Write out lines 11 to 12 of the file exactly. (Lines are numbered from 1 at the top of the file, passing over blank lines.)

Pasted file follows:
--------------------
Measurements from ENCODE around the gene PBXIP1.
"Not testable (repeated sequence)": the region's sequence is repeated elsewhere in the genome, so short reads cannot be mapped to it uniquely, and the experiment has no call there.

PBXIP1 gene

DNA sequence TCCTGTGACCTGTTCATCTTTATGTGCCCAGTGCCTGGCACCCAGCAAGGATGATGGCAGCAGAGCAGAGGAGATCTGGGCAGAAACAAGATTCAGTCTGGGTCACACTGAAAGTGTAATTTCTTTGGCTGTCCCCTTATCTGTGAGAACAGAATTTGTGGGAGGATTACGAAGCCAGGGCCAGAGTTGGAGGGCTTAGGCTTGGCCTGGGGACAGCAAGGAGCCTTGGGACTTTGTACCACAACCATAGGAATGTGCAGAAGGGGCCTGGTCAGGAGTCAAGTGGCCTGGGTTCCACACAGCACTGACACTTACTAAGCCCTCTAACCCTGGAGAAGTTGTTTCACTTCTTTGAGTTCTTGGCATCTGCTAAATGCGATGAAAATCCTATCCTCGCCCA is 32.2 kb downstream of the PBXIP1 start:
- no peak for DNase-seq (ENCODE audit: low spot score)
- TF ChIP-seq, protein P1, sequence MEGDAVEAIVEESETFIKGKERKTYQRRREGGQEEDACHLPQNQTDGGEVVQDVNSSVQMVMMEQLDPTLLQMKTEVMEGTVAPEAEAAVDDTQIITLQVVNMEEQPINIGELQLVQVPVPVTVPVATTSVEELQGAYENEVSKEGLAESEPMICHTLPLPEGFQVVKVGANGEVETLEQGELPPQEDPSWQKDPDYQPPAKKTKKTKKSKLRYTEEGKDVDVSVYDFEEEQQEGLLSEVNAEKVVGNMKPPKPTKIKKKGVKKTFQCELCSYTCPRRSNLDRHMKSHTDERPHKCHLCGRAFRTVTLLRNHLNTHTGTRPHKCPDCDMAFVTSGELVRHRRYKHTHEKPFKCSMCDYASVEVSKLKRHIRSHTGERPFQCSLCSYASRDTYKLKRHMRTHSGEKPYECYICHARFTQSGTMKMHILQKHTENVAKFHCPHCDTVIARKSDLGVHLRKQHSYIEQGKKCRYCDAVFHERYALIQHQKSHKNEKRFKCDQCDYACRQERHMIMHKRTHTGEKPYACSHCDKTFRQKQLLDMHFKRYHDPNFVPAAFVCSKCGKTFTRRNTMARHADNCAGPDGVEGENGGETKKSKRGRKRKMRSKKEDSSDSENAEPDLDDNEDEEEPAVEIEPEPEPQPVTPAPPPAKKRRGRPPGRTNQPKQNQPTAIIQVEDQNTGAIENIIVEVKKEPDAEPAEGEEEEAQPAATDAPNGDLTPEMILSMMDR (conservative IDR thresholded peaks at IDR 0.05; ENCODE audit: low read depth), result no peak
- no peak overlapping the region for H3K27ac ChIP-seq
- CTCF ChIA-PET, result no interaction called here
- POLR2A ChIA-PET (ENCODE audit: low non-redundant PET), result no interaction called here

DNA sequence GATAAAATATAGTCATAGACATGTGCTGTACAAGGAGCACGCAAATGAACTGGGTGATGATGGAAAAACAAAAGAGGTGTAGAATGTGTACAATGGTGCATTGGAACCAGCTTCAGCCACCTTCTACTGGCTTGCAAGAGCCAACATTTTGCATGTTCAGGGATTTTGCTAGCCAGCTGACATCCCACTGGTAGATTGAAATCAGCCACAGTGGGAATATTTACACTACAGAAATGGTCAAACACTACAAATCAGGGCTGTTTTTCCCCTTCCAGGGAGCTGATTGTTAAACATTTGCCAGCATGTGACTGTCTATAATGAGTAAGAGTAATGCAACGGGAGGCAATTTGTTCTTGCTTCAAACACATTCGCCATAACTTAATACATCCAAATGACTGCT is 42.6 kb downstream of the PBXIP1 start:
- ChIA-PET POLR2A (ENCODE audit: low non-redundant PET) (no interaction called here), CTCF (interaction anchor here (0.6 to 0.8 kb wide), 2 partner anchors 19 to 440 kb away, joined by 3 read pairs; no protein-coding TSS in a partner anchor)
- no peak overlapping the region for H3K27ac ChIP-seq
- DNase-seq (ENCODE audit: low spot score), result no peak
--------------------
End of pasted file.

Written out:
- ChIA-PET POLR2A (ENCODE audit: low non-redundant PET) (no interaction called here), CTCF (interaction anchor here (0.6 to 0.8 kb wide), 2 partner anchors 19 to 440 kb away, joined by 3 read pairs; no protein-coding TSS in a partner anchor)
- no peak overlapping the region for H3K27ac ChIP-seq